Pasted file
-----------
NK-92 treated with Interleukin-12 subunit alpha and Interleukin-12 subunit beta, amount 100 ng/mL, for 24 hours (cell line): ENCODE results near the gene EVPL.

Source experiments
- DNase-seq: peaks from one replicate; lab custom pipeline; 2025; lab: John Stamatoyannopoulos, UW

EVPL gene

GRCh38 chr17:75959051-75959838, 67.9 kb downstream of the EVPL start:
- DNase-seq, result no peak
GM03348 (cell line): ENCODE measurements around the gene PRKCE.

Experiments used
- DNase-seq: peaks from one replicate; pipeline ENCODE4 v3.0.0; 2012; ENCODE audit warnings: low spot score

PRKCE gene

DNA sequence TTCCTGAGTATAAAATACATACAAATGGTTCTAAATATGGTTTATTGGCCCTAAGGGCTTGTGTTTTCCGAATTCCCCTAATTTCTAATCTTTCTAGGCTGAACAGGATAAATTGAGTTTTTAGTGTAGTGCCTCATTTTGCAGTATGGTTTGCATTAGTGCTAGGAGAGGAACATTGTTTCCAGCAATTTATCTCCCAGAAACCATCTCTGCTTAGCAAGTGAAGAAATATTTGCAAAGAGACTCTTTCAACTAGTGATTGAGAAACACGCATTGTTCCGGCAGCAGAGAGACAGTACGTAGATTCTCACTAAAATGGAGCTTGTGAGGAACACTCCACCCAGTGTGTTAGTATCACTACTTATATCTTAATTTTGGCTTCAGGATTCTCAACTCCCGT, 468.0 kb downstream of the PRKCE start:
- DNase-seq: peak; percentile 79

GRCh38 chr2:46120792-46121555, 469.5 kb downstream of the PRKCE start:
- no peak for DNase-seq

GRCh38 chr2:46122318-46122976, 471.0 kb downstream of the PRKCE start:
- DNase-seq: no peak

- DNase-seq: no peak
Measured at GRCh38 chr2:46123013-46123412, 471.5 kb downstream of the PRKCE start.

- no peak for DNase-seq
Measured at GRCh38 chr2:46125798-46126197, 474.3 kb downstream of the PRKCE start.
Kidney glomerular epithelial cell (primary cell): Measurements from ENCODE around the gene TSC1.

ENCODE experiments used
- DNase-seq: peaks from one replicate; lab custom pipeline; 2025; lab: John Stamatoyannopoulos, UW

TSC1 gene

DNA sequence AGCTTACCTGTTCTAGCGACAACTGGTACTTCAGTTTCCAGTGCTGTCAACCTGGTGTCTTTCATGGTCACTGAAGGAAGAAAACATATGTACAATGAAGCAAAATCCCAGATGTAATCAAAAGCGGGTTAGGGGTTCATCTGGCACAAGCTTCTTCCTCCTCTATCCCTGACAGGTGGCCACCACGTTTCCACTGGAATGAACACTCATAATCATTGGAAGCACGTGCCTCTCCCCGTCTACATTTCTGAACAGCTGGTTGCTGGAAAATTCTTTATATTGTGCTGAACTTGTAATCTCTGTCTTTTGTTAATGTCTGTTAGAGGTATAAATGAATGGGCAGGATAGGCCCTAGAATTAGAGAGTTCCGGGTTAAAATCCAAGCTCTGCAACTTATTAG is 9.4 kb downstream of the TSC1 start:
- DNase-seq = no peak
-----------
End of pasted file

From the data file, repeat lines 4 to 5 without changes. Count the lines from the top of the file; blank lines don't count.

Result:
EVPL gene

GRCh38 chr17:75959051-75959838, 67.9 kb downstream of the EVPL start: